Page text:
Pathways Workshop – Conducting Research on Sensitive Topics
Date - Wednesday, 9th May 2018 (10:00 am - 4:00 pm)
Conducting Research on Sensitive Topics
Date & Time: Wednesday 9 May 2018, 10am – 4pm
Venue: University of Sheffield, Room TBC
This one day workshop will be relevant for PhD students and early career researchers across the social sciences conducting sensitive research. This could include research on a range of topics including emotionally-laden subjects, taboos and political controversies, or matters relating to crime, justice and human rights. The day seeks to cover a range of issues from thinking through some of the conceptual and methodological challenges that we often face when considering research in sensitive areas. It will also focus on issues of dissemination and impact including how to communicate research findings in sensitive areas to different audiences. The day will consist of a combination of formal presentations as well as practice-based activities. There will be a diverse range of speakers covering a variety of substantive topics – including academic researchers at different career stages, colleagues from academic-related services and practitioners from organisations such as the NHS and police.
Dr Kate Reed is a Reader in medical Sociology and an experienced researcher in the area of reproductive health. She is currently the Primary Investigator on an ESRC funded project, ‘End’ or ‘Start of’ Life? Visual technology and the transformation of traditional post-mortem.
Dr Julie Ellis is a Research Associate at the University of Sheffield. She is a sociologist who has conducted research in a variety of sensitive health-related contexts. Her research focuses on social and relational aspects of death, dying and bereavement. She is currently a researcher on the ESRC study: ‘End of’ or ‘Start of’ Life? Visual Technology and the Transformation of Traditional Post-Mortem.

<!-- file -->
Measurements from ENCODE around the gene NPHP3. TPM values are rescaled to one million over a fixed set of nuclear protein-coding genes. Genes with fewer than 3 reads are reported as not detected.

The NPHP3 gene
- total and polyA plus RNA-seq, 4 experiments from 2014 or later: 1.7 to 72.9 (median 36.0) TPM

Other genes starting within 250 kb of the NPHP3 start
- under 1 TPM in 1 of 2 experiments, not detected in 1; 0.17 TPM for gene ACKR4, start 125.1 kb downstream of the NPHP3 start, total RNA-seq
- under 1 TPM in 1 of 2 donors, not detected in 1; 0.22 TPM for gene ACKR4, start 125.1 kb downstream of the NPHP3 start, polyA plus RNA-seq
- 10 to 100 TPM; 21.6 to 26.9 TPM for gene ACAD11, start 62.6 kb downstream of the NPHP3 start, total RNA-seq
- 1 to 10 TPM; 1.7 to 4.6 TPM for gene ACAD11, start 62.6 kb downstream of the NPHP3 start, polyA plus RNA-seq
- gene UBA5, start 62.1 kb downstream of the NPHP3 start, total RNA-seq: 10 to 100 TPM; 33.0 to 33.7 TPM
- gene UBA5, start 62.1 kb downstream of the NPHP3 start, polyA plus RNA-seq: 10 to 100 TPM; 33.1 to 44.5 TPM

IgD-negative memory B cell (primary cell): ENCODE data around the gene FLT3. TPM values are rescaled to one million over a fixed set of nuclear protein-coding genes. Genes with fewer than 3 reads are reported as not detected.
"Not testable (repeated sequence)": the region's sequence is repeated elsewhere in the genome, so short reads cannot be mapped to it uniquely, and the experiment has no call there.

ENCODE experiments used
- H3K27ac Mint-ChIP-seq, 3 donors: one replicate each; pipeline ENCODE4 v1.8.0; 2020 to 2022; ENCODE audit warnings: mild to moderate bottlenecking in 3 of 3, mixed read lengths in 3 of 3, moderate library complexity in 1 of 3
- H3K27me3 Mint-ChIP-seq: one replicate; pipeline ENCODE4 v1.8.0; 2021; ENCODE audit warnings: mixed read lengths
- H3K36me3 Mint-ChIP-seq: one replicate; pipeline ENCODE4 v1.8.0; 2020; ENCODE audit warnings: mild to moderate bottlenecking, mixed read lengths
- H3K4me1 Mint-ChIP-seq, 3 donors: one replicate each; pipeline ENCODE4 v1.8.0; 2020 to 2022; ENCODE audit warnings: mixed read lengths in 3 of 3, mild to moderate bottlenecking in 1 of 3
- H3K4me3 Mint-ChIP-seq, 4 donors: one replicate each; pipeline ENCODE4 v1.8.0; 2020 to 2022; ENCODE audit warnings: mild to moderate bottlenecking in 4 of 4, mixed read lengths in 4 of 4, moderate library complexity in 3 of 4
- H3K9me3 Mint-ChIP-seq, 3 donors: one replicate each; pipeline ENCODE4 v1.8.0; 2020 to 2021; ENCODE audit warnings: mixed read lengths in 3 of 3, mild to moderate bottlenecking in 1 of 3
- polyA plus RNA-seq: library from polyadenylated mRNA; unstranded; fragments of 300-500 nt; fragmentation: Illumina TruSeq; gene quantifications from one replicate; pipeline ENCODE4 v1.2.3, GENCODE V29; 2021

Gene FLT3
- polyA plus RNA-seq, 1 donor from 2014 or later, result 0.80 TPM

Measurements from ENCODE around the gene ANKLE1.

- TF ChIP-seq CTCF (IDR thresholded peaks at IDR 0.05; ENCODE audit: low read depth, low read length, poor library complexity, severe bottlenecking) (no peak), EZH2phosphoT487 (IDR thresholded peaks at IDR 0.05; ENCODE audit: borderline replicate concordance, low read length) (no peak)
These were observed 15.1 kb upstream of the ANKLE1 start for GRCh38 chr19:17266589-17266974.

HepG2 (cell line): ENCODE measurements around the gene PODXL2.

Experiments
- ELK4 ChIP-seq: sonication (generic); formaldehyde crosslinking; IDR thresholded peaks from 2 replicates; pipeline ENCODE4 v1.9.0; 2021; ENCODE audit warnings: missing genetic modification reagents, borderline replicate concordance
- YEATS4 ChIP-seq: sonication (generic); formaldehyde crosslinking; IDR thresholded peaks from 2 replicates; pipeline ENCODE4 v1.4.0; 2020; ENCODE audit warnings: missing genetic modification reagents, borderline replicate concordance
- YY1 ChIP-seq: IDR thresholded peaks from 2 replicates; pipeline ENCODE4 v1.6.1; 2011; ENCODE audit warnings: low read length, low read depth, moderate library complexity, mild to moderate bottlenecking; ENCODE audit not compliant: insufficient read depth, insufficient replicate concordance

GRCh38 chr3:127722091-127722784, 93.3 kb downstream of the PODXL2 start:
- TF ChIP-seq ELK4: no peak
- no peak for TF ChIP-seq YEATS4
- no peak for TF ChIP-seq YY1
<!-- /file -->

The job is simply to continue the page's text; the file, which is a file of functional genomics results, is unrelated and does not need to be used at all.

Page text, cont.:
Dr Elspeth Whitby is a senior lecturer at the University of Sheffield and an Honorary Consultant Radiologist at Sheffield Teaching Hospitals. Her clinical practice and research involves Magnetic Resonance Imaging (MRI) of the foetus (unborn baby) and neonate (newborn baby). She provides a national service for MRI of the foetus for pregnant women and along with her colleagues in Pathology, pioneered the world’s first clinical Minimally Invasive Autopsy service.
Lauren Bradford is an ESRC doctoral student in the School of Law. She is conducting research with surviving trauma victims, specifically those who are bereaved through homicide (murder/manslaughter), and practitioners from the criminal justice and voluntary sectors. Her research focuses on the interactional and experiential aspects of the homicide bereavement as a unique group of victims dealing with complex and traumatic death.
Students are responsible for arranging travel to and from this Pathways session. The WRDTP cannot reimburse travel costs to these sessions.
Booking form coming soon!!
This event will be recorded and made available on the website.
Enquiry contact details
For all enquiries please contact Dr Julie Ellis, Sociological Studies, University of Sheffield, 0114 2226447 email@example.com.